Friday, 7 March 2014

Question: "Shouldn't we follow what the Bible says?"

Someone asked me this morning.  "Shouldn't we follow what the Bible says?"

Bear in mind that I tried my hardest to follow the Bible for many years.  I even had the bookmark that says:

God said it, I believe it, and that settles it.

The following response - typed within ten minutes of reading the question - shows how far my attitude to the book has changed.  At one time I would have been the one asking the same question to someone like the me who exists at this time.

The book contains many marvelous things and great statements.  It contains witnesses to the lives and views of people seeking God and truth and fulfillment.  It contains in the Book of Psalms all the range of joy and sorrow that we experience.  And it contains witnesses to the life and ways of Jesus and some of the people who sought to follow him and base their life on who they believed Jesus to be.

The Bible contains many "wow" moments and much that is a pointer to a greater life, written by men in their own societies with their own views and walking the spirit path walked by so many others.

But my response this morning shows just how far behind I've left the way of blindly "following the Bible."   My view now isn't just that we shouldn't follow the Bible in the way it's often followed - but that "following the Bible" at all is almost an impossibility because of all the assumptions and prejudices we bring to our study and reading of the book.

We can't follow the Bible.  Because we cannot answer the question "What is the Bible?"  And we cannot answer the questions "Why is the Bible?" and "Why is the Bible in the form it is?"  Even if we do manage to remove our own assumptions and approach the Bible dispassionately as a perfect scholar then we cannot - so far - come to any solid conclusions.   Hence the often interesting debates and disagreements of skilled theologians.

And if we do not know what the Bible is we can't accurately read what it says and why it says what it says.  And we can't say what it means - we can only say what it means to us who bring all our baggage to it.  We certainly can't produce any dogma to be applied to everyone else.  All we can say is that we can read the book, follow our own inner promptings and the methods we've learned from fallible men, and find some light and direction.  Which is a perfectly good thing to do.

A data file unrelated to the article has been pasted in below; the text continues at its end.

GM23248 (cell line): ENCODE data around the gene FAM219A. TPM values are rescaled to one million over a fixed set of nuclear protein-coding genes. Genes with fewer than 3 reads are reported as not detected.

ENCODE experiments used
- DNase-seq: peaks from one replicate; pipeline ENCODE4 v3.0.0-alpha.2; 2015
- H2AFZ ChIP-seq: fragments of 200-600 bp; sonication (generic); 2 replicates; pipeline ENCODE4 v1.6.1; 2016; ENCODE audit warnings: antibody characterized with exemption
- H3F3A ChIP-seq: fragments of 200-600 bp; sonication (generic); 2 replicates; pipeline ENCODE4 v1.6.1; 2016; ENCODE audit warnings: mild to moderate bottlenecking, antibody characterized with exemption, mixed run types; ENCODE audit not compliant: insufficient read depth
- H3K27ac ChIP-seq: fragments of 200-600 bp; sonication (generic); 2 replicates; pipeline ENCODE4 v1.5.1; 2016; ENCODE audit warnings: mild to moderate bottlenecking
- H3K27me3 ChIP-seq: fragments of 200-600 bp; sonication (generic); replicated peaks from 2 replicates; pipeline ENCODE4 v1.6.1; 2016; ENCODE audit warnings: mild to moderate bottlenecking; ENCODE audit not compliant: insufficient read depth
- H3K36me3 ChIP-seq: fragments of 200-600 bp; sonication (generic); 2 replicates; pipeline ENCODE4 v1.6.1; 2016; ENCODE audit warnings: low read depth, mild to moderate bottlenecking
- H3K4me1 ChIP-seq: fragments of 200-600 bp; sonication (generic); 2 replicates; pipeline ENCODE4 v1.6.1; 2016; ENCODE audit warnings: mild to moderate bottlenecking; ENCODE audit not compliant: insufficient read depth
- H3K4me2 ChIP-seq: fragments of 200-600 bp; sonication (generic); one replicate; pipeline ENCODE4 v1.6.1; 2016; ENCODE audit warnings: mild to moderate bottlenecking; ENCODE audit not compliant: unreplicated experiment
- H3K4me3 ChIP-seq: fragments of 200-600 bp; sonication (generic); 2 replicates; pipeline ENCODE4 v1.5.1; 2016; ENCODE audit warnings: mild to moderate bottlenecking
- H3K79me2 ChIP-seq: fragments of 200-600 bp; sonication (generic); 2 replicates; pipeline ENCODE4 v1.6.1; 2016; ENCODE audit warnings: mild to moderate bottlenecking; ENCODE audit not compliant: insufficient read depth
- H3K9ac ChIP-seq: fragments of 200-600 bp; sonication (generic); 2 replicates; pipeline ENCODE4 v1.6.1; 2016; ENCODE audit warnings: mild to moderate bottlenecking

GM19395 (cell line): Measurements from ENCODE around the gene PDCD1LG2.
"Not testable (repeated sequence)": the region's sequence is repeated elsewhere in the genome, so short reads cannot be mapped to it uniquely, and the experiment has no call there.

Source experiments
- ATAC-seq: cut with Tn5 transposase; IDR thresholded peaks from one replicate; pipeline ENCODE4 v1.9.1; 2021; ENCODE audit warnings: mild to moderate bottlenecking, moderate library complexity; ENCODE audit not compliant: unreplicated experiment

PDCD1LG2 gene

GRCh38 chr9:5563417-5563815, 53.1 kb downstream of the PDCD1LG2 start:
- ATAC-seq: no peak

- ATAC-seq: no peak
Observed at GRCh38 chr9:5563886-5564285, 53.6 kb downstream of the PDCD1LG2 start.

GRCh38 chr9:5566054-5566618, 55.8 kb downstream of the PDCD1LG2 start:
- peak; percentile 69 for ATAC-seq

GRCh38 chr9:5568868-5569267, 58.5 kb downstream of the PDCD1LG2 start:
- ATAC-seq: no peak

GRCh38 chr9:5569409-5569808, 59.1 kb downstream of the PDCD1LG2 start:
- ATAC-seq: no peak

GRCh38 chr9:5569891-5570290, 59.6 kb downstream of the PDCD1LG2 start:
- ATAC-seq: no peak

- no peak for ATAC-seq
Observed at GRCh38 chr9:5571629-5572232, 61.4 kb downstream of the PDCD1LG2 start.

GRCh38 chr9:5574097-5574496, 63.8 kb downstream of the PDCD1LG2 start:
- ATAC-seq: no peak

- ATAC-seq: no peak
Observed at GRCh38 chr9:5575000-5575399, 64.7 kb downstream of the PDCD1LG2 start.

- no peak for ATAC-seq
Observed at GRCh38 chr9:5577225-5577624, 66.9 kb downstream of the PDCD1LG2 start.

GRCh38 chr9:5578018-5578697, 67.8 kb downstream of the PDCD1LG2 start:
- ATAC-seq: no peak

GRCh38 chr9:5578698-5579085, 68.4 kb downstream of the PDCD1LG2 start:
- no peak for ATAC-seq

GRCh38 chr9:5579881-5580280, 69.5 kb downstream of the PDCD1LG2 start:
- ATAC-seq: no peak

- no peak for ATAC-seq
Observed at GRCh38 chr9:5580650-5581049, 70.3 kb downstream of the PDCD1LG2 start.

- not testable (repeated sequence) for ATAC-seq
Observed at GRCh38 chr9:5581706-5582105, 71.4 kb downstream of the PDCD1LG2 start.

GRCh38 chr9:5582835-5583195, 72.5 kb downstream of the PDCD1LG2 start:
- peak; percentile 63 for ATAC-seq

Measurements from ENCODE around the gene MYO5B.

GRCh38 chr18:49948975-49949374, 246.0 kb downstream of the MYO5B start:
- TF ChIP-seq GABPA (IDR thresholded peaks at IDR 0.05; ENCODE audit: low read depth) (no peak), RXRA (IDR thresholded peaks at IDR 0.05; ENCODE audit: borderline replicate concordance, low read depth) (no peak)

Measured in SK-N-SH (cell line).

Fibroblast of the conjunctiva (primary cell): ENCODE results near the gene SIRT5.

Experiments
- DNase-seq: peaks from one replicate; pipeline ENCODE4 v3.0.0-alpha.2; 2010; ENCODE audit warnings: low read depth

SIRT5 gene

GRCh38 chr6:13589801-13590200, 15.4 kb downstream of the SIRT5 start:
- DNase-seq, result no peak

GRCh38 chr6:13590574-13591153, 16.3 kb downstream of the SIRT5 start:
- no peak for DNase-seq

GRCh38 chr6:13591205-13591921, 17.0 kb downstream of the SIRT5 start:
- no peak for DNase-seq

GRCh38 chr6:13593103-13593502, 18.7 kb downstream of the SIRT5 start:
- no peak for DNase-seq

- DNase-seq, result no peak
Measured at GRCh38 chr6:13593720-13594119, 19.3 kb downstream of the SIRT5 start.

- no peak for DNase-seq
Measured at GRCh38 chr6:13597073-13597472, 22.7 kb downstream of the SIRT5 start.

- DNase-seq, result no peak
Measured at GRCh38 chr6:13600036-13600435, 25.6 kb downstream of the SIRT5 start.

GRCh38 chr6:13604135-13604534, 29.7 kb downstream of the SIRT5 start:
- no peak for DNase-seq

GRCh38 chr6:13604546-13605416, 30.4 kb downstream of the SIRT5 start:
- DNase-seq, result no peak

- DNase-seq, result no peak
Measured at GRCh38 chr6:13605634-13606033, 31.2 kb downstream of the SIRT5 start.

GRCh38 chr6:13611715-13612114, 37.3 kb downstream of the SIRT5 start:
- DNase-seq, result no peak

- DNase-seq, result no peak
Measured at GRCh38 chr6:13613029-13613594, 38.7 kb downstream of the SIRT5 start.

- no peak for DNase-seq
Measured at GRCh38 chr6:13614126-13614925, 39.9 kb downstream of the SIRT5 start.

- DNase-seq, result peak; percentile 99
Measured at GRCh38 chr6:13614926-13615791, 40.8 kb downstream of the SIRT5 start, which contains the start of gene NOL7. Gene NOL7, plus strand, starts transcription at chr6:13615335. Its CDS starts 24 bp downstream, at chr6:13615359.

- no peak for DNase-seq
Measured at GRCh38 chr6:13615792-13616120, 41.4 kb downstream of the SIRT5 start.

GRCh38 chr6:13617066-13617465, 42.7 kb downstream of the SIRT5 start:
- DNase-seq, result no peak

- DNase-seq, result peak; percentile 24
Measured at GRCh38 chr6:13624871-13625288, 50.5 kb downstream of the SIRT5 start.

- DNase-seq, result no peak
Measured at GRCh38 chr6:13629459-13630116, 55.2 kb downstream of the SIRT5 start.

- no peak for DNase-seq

Thus I believe that "following the Bible" reveals far more about the follower than about the book.  When we follow the Bible we really follow ourselves or follow a preacher who in turn follows theirself or follows another favourite preacher.

So, onto my original response to the question:

Why follow what a book says? It was written by men, edited over many hundreds of years, based on older myths and written to justify points of view. And then interpreted by later men to justify their own prejudices. It is a book about a story. It's not an infallible and clear guide to life. And it contains some quite frankly obnoxious and offensive things. (Not just the supposed gay things - things like an unmarried rape victim having to marry the rapist, like God approving of genocide, like God approving of murdering children for taunting a prophet. Lots of things that I don't think we should EVER follow.)

When selling many hundreds of my Christian books on ebay I grew to dislike the word "biblical". Generally it means "justifying my own point of view by using Bible verses" - so entirely contradictory books would be described in the blurb as "thoroughly biblical". (I've probably cleared out about 3,000 of my Christian books and now have less than 1,000 on the shelves - the fruit of too much reading, too much obsessive book buying, too many denominations, too many sermons written and a couple of theology degrees.)

"Follow the Bible" ends up being a nonsense in which people accuse each other of not following the Bible because they disagree with one another. "Our Church is biblical - yours can't be because we're Calvinist and you're not, or you're the wrong sort of Calvinist." I've heard and seen things like that quite frequently.

You (the person who me asked the question, not you who read this) for instance don't agree with gays. That isn't because you follow the Bible. Some gay friends love the Bible - and one has a PhD on the sort of verses and "proof texts" you might quote to gay people. But it's possible you don't agree with gays because of the way you approach the Bible - and because of the way you approach human beings - and because of the preaching you've been subjected to.

Nobody follows a book despite the claims of many. But people follow their own views about what that book is - how much is literal or metaphor or whatever else - and their own views about life, received from parents, reading, experience or preachers.

I am someone who has in the last year been called an evil abomination by people who claim to "follow what the Bible says". Simply because I am who I am - because I am transgender. They pick out verses, rip them from context, misapply them and say it's impossible for me to be a Christian at all unless I repent of being transgender.

If that's following the Bible - as MANY churches teach - then no, we should not follow the Bible.

We should follow love, life, wonder, awe, creativity, beauty, hope, fearlessness, extravagant giving, wisdom, knowledge, intuition, peace. We should follow the path that leads to all these things in the greatest abundance.

If you do that by following a book, and if you don't use the book to crush the spirit of a human being in any way, then that's great. But I can't do that.

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